Results revealed the interconnected pools created by beaver dams increased the retention of organic matter by up to seven times and the level of aquatic plant life 20 fold. Levels of agricultural pollutants were also reduced in areas occupied by beavers, with concentrations of phosphorus halved and nitrate levels lowered by more than 40 per cent.

Now I’m no scientist but if someone told ME that you could get reduce one of the GREATEST THREATS TO LIFE ON THE PLANET by more than 40 percent by letting some beavers live in your creek I’d say “Where do I sign up?”
Wouldn’t you?

More lovely reporting on the big beaver decision out of the UK this month, this time for all too see in the Guardian!

UK to bring back beavers in first government flood reduction scheme of its kind

A valley in the Forest of Dean will echo to the sound of herbivorous munching next spring when a family of beavers are released into a fenced enclosure to stop a village from flooding, in the first ever such scheme funded by the government.

Chris McFarling, a cabinet member of Forest of Dean district council, said: “Beavers are the most natural water engineers we could ask for. They’re inexpensive, environmentally friendly and contribute to sustainable water and flood management.

“They slow the release of storm water with their semi-porous dams, decreasing the flooding potential downstream. Water quality is improved as a result of their activities. They also allow water to flow during drought conditions. Financially they are so much more cost-effective than traditional flood defence works so it makes sense to use this great value-for-money opportunity.”

The plan for the village of Lydbrook, Gloucestershire, may soon be joined by other schemes. The environment secretary, Michael Gove, has indicated that the government may support other schemes to restore the beaver four centuries after it was driven to extinction in England and Wales.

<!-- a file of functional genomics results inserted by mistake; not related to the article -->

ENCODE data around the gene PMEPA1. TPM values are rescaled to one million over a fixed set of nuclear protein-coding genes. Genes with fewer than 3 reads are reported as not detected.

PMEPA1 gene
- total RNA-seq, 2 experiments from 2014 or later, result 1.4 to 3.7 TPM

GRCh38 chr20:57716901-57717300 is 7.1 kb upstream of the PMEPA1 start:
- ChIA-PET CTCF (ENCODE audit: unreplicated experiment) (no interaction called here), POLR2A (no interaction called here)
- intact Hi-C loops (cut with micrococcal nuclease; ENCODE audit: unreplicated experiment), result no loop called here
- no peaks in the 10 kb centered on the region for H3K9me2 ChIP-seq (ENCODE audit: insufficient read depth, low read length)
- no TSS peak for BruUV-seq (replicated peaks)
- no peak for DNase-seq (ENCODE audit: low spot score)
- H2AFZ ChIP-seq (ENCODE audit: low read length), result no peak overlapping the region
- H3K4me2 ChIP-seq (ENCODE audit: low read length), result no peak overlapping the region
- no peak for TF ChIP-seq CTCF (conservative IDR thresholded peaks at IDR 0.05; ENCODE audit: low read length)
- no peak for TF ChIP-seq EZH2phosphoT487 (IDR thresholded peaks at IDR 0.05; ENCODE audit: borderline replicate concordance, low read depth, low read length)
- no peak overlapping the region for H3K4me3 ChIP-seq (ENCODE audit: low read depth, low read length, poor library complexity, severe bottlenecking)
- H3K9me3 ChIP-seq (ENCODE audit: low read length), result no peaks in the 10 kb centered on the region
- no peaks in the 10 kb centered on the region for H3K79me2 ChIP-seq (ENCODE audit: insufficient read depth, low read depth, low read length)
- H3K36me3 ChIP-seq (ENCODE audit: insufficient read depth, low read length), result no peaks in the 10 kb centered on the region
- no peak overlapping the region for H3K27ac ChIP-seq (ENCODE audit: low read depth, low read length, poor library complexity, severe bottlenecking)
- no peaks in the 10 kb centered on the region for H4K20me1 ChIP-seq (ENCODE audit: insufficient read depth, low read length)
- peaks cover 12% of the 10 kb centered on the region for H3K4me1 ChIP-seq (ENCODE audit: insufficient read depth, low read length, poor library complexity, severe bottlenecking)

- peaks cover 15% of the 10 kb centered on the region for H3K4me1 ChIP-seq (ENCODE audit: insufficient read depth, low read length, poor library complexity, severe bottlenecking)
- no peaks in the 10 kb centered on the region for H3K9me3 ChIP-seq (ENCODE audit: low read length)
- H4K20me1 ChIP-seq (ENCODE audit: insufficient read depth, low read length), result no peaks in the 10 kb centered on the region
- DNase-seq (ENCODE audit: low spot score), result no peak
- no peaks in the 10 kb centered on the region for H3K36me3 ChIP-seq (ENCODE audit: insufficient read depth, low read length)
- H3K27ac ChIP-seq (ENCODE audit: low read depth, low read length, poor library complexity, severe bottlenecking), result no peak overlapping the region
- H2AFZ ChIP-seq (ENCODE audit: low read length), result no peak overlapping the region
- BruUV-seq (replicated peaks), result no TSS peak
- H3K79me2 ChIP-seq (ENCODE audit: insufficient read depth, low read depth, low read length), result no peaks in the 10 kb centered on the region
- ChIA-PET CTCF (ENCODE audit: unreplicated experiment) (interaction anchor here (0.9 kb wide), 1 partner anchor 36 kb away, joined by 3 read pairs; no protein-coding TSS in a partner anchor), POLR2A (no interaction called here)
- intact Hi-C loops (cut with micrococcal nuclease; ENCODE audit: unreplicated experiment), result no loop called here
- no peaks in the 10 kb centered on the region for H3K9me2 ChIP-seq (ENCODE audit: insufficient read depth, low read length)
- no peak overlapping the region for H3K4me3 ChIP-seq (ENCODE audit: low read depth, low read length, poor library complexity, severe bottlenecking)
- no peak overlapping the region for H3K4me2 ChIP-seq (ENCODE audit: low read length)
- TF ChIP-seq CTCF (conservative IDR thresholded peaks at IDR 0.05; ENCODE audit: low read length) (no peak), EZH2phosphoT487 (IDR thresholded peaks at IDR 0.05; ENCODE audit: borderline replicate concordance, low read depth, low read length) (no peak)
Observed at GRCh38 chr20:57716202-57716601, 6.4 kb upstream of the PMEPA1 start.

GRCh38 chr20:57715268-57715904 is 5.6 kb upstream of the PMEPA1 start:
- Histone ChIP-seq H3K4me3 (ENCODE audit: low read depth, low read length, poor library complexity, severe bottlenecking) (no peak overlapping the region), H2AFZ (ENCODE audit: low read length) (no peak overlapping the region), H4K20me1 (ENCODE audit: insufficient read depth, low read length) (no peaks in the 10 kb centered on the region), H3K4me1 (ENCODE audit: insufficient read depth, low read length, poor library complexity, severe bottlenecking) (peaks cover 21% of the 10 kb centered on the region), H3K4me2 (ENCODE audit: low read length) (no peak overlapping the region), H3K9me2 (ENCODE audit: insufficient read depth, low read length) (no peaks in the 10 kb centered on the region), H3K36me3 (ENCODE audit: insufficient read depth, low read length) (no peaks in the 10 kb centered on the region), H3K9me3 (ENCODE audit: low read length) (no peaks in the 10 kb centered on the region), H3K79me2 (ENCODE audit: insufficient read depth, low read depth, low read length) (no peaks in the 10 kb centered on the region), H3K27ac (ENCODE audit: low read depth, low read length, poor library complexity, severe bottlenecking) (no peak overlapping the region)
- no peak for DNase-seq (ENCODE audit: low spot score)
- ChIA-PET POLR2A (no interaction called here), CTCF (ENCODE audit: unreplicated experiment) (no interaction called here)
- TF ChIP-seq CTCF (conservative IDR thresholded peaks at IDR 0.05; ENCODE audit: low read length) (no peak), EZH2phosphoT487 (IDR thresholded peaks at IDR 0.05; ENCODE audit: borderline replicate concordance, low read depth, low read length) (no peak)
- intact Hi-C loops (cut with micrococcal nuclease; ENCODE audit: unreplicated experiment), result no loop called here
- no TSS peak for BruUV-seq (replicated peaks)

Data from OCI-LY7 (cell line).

Well, how about that for re-branding! Instead of whining that beavers can cause flooding get an entire country to broadcast that they actually can prevent flooding. And some great data to back up that claim. We are all thrilled to see the excitement accompanying this new release. The value of beavers is being shouted from the the rooftops and you know that always makes me happy.

The Forestry Commission will monitor the impact on wildlife – shown to be hugely beneficial – as well as recording the water flow in the brook. “The beaver has a special place in English heritage and the Forest of Dean proposal is a fantastic opportunity to help bring this iconic species back to the countryside,” said Gove. “The community of Lydbrook has shown tremendous support for this proposal and the beavers are widely believed to be a welcome addition to local wildlife.”

Ahhh that’s so wonderful. I’m almost jealous thinking what it would be like to start here, with the science behind you, the papers and public support, and almost everyone on your side. Can you imagine what a wonderful beaver festival they could pull off? Folks all over the country could come, there could be deals with the local B&B’s. With tours that teach proper beaver watching – maybe you could earn a badge that says your a qualified beaver observer – and everywhere wildlife education, music, beaver games. Maybe include local crafts, beer and sausage rolls? Jon would be in heaven.